ROBERT L. SCOTT

OF THE FLYING TIGERS
SORT OF

the Wanderling


The following illustrated story on Robert L. Scott is from the February 1944 issue of True Comics published through Parents' Magazine Press, New York. In an abbreviated sort of way it pretty much cuts to the quick Scott's early history and background, at least up to the time of the magazine's publication in 1944. The first few paragraphs that follow are provided through the courtesy of the Airman's Index as found in the online museum of Aviation History, linked below, filling in the blanks by elaborating on the illustrated version and going into post 1944 followed then by a clarification or talk-out of how Scott fit in with his sometime controversial or dubious role under the auspices of the Flying Tigers:









Robert Scott's story is one of the classic tales of World War II. He had always wanted to be a fighter pilot, but when war came along he was told he was too old. He was training other pilots when he heard that some B-17 Flying Fortresses were being sent on a secret mission to the Far East. Scott volunteered, though he had never flown a B-17. He was sure the Fortresses would take him close to Chennault.

Originally the Fortresses were to bomb Japan from China, and then fly on to the Philippines. But the Philippines fell and the B-17s had no place to land, so the mission was canceled at the last minute. Instead, Scott found himself flying supplies to Chennault from India, over the high and dangerous Himalaya Mountains. In no time Bob Scott talked Chennault into letting him fly a P-40 to help protect the transport planes flying over "The Hump."

When he wasn't escorting the transports, the P-40 was his to do with as he pleased. On his own, Scott began a one-man war against the Japanese on the Burma Road. He even had the propeller spinner on his Tomahawk, which he named "Old Exterminator," painted a different color each day so the Japanese would think that a whole squadron of planes was strafing them. On some days he flew as many as five missions. When he could, Bob Scott also flew combat missions as a wingman with the Flying Tigers.(see)




Besides all of the kudos and successes granted and earned in the military and his documented and proven skill as a fighter pilot, Scott was also a prolific and well received author of close to a dozen books. His first book, God Is My Co-Pilot, a biography, was written in 1943 while still in the heat of war. It was not only a best seller, but also made into a highly successful motion picture of the same name. His second book, Damned to Glory is filled with chapter after chapter circulating around various experiences and stories of others, almost all of them having to do with P-40s in some fashion.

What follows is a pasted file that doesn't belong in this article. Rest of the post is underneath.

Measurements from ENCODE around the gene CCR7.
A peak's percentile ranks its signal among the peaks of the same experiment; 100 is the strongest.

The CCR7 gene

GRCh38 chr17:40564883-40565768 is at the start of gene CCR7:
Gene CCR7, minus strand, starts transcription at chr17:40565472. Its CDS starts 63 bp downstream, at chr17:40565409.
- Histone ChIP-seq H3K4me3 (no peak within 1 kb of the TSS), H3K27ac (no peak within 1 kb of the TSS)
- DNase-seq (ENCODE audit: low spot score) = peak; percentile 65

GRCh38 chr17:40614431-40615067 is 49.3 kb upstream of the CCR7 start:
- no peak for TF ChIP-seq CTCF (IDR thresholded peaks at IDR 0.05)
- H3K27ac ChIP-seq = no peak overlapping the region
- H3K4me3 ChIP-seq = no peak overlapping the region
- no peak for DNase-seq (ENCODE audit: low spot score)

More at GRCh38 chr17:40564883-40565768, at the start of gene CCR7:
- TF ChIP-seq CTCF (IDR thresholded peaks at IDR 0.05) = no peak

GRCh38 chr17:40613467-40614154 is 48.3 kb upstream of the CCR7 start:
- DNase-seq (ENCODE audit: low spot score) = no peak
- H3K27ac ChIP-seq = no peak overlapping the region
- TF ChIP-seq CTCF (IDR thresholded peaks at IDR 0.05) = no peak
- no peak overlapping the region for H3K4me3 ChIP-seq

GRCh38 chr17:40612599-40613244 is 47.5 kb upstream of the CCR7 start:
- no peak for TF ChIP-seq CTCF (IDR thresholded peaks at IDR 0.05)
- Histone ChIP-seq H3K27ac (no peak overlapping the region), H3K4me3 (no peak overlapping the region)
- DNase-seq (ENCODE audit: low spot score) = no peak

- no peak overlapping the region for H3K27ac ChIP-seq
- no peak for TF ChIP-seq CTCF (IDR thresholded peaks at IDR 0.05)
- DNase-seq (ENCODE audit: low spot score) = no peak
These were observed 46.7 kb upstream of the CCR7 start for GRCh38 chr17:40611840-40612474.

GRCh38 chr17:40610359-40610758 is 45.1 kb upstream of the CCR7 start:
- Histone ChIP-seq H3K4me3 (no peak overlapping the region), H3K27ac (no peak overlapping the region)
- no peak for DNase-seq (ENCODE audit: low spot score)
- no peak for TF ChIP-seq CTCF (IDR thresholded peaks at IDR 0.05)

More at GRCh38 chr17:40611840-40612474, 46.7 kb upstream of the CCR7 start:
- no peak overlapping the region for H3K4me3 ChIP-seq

The original aircraft-based military unit that was formed and eventually became known as the Flying Tigers stemmed from an organization called the American Volunteer Group, or the A.V.G., given the name "Flying Tigers" basically by and through the press somewhat after the fact. The A.V.G. wasn't an American military machine at all, but actually part of Chiang Kai-shek's Nationalist Chinese Air Force, put into place to counteract the Japanese invasion of China after the Japanese had all but decimated the Chinese Air Force. American air-veteran Gen. Claire L. Chennault was hand-picked by Chiang Kai-shek to reconstitute what was left of his air force. To do so Chennault needed pilots and planes to intercept and stop the Japanese heavy bombers that were devastating the whole of the country as well as eliminate their fighter escorts. Chennault was able to put his hands on nearly 100 brand new Curtiss Wright P-40s said to still be in crates redirected to China that had been designated for use by some other country and some other purpose. The thing is, once he had the planes he didn't have anybody capable or able to fly them.

A program was designed and put into place to hire experienced and trained American pilots, preferably on current active military duty, ensuring a certain already established set of standards in quality as well as falling within a certain age-group bracket and being physically fit. It was arranged so Army Air Force, Navy and Marine pilots could resign their commissions and after being hired by their employer of record, the Central Aircraft Manufacturing Company (CAMCO), a company that was initially established to teach the Chinese how to build airplanes, become members of the A.V.G. So too, when their contract was over they could return to their previous military positions without any adverse affect on their rank or stature.

Below is the second page of a seven page illustrated story published in Real Heroes, No. 7, November 1942 titled "Chennault and his Flying Tigers," linked below. In it you can see Chennault is depicted as going around to various air fields in an attempt to recruit pilots. One of the guys says, "What do you think leatherneck --- how about joining up the the American Volunteer Group?" Leatherneck of course referring to a U.S. Marine with the American Volunteer Group being the Flying Tigers. Then the story goes on to say that in the summer of 1941 young men from America began arriving in the Far East as "tourists." Other Americans came as "artists." Soon scores of American "tourists," "acrobats," and "artists" began to report to General Chennault's training center. Even Greg Boyington, arriving late to the group resigned his commission with the Marines. Scott did none of that: